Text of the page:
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After mass security lapse, RBS Worldpay gets IRS contract

Charles
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Happy

At least the IRS contract has caveats.

When I first read the article, I was thinking "WTFH?!" Then I read at the end that the IRS is conditioning the contract on RBS Worldpay coming clean. This might be a good thing after all--now they have two big incentives to clean up their act--those convenience fees and the fact the US government will stick it where they don't want it, if you get my drift, if they screw up again.

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MS opens kimono on Windows 7 security features

Charles
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@AC

Their non-flagship operating systems are the backend OS's: the Windows Server line. Either that, or it's flagship in that Windows is Microsoft's cash cow compared to other products like Office.

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Hefty IT prof develops robot to check that robots are safe

Charles
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IT Angle

Re:Adjust Height!

And if it's not possible to change altitude because of crowded airspace where there are aircraft known to be flying above and/or below the flight levels of the two planes and in the general vicinity?

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New non-volatile memory promises 'instant-on' computing

Charles
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@YARR

Which is probably why they went to mostly Flash storage for PalmOS 5 models like my T|X. A little more expensive, but at least it keeps data even when the battery runs down or loses charge. But flash as an all-in-one is impractical for anything beyond PDAs and embedded systems at this point--beyond a certain capacity, the costs get too exorbitant. Plus there's the issue of some apps needing fast memory (flash is notoriously slow as a memory medium).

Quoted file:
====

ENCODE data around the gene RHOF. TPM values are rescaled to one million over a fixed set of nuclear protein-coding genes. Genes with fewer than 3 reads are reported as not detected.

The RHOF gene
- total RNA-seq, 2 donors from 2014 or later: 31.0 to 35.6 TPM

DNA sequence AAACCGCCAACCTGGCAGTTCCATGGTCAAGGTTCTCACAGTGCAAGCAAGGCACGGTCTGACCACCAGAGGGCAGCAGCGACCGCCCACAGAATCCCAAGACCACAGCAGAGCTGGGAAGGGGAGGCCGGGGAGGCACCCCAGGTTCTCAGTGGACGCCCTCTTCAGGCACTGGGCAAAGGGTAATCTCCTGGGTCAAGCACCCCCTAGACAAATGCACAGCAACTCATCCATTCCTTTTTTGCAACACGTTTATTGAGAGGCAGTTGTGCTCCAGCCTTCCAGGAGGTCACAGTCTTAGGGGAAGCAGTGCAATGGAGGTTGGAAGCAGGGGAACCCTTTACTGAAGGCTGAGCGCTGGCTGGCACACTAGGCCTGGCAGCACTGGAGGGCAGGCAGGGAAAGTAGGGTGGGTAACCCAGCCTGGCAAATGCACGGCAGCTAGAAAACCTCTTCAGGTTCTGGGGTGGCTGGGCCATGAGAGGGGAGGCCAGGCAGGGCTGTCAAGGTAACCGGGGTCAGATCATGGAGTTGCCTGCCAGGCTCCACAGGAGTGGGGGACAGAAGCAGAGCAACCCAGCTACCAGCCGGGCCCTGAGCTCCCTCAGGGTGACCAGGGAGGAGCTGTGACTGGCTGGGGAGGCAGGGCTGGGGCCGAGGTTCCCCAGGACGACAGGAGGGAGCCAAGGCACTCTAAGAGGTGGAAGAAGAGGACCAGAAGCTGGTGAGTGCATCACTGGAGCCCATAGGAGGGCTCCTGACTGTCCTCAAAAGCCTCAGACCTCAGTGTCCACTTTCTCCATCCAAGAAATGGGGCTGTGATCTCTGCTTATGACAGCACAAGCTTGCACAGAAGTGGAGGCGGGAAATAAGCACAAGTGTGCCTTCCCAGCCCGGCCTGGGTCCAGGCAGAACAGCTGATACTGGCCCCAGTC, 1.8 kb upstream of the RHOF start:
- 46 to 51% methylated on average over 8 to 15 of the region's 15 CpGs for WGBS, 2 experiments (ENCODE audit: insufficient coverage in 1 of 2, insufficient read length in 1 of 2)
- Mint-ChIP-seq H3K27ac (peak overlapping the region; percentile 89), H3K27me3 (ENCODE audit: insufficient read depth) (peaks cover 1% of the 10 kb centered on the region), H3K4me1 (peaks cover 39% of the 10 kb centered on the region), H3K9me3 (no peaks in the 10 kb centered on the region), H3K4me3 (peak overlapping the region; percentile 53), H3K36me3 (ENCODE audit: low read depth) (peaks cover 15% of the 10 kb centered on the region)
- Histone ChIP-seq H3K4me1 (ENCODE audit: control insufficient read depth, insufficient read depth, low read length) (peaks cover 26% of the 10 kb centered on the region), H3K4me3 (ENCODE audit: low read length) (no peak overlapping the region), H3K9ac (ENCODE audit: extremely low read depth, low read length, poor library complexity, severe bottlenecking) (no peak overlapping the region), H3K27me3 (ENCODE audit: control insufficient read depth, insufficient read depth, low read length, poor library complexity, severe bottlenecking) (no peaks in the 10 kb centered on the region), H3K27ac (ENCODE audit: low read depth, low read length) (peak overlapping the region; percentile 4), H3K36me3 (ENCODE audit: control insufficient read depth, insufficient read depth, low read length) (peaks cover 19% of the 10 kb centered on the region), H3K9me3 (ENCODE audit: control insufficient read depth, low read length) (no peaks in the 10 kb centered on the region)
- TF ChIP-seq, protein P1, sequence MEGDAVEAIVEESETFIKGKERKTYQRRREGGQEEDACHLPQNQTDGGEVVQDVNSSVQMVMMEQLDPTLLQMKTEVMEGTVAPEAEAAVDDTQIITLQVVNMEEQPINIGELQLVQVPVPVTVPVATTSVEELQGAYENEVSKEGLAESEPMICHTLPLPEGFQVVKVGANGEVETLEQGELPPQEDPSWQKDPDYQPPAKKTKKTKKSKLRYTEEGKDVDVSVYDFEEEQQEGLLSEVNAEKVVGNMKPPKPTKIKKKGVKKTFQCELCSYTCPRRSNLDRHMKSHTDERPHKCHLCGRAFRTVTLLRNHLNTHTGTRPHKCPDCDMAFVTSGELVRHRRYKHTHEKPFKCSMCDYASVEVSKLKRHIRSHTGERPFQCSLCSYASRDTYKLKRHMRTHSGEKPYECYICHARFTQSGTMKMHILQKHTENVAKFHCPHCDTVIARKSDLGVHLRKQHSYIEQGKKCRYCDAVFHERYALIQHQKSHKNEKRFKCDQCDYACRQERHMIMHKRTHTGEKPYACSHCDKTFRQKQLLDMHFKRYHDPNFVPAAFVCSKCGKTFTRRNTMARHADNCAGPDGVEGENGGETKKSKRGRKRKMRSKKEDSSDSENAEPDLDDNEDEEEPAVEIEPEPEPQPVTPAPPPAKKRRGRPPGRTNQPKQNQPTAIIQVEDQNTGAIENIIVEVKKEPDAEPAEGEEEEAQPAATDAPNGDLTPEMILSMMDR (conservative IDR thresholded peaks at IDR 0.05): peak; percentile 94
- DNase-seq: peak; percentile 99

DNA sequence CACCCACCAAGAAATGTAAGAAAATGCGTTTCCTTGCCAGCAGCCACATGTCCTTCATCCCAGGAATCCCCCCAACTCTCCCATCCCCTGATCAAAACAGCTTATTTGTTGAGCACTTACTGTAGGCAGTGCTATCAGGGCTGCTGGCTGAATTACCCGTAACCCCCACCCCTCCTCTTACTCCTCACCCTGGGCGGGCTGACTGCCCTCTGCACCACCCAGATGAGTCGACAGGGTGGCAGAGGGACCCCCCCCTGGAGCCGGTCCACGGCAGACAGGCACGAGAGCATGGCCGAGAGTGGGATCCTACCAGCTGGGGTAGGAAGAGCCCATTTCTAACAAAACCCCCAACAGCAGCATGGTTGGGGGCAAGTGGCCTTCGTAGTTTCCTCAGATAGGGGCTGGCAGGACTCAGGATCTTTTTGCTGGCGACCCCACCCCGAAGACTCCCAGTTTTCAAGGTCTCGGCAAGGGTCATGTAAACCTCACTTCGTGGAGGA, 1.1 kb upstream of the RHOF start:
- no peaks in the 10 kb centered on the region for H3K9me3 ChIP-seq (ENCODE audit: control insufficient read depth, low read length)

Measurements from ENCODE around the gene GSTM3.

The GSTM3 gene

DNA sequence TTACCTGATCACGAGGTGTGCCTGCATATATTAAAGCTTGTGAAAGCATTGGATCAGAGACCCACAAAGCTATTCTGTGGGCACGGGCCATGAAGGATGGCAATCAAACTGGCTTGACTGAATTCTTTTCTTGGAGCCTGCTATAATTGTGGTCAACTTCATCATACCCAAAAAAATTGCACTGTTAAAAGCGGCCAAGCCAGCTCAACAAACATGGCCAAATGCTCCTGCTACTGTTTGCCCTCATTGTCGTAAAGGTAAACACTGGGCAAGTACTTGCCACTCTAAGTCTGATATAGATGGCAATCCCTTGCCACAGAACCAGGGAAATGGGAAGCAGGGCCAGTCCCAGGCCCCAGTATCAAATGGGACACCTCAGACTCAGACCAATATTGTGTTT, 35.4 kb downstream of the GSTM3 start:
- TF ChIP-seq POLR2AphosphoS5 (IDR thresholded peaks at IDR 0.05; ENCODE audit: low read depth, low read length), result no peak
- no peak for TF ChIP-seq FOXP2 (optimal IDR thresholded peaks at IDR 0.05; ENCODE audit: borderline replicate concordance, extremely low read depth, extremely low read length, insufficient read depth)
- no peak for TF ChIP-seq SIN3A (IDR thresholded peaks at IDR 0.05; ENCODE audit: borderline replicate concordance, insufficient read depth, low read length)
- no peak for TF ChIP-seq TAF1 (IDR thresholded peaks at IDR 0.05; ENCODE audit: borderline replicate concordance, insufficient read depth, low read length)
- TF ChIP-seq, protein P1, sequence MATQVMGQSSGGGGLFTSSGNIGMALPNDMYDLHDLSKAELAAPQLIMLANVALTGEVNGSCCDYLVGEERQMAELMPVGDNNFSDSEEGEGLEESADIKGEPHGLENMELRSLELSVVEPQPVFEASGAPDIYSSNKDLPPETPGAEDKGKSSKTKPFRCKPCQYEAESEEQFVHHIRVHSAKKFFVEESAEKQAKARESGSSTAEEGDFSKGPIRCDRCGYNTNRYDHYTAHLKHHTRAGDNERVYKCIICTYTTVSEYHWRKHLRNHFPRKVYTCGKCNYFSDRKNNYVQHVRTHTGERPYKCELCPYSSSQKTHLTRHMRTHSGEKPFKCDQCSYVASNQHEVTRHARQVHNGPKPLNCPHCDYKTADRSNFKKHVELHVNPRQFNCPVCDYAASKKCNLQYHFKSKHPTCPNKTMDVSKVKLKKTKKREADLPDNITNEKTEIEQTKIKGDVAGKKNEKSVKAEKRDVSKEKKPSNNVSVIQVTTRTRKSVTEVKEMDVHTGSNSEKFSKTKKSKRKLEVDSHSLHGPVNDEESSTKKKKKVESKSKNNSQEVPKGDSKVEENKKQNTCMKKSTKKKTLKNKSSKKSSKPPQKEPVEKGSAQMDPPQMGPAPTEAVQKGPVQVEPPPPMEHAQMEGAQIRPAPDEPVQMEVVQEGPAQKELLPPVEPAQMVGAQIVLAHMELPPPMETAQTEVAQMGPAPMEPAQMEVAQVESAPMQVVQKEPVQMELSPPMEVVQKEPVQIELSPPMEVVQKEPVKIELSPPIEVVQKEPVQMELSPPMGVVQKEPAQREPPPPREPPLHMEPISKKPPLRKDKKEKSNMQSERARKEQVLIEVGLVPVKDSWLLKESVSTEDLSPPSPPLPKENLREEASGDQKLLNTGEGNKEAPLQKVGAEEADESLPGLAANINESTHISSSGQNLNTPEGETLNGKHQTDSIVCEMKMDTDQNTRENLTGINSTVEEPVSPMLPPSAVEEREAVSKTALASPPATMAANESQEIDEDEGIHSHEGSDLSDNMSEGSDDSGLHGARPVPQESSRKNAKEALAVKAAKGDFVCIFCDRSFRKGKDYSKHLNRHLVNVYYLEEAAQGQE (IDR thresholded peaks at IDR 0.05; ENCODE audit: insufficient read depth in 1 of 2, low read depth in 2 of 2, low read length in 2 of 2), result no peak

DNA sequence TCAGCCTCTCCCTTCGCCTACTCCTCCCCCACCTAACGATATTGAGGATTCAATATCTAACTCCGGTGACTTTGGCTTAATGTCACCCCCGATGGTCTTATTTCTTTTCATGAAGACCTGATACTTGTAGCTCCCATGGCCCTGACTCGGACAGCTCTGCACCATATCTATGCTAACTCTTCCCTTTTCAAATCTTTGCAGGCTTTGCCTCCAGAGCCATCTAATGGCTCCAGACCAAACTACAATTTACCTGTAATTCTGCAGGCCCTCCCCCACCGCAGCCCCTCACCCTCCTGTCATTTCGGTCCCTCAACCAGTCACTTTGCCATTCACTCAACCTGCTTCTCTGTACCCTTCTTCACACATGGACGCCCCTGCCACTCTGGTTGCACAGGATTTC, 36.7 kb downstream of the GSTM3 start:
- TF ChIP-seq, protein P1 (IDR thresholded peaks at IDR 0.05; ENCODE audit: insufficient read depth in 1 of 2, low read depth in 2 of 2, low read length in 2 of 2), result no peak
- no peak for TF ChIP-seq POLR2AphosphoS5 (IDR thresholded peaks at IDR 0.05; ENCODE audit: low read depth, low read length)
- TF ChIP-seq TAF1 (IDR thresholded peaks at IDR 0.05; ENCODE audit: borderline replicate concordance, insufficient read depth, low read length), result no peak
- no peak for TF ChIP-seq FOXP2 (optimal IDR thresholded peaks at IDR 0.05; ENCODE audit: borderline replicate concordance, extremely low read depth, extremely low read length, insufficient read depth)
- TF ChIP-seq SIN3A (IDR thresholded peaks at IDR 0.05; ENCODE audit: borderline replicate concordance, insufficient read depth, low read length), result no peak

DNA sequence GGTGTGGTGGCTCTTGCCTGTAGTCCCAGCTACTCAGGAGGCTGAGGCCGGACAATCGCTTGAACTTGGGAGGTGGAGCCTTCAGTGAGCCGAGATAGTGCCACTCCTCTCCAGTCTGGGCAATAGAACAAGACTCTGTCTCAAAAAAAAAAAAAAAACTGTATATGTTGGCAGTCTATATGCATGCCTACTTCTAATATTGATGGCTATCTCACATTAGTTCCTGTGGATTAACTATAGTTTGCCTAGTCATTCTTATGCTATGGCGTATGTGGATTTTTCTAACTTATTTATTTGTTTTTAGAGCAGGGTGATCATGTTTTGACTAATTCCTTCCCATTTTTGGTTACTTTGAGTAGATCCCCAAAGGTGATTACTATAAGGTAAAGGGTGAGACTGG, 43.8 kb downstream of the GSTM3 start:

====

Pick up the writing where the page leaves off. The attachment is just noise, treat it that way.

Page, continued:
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Charles
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Unhappy

Haven't we heard all this before with...

MRAM, PRAM, NRAM, RRAM, and more RAMs than I have time to list? Call me when one of these nonvolatile fast-as-DRAM RAMs actually becomes COMMERCIALLY viable?

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FBI docs out home-brewed spyware probes

Charles
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Well, at least the FBI isn't in cahoots with the NSA.

I will credit the FBI with having the train of thought that forces them to keep thinking about their use of surveillance technology and limiting it as needed. I also credit them with only using it once approved by the courts (as it should be done).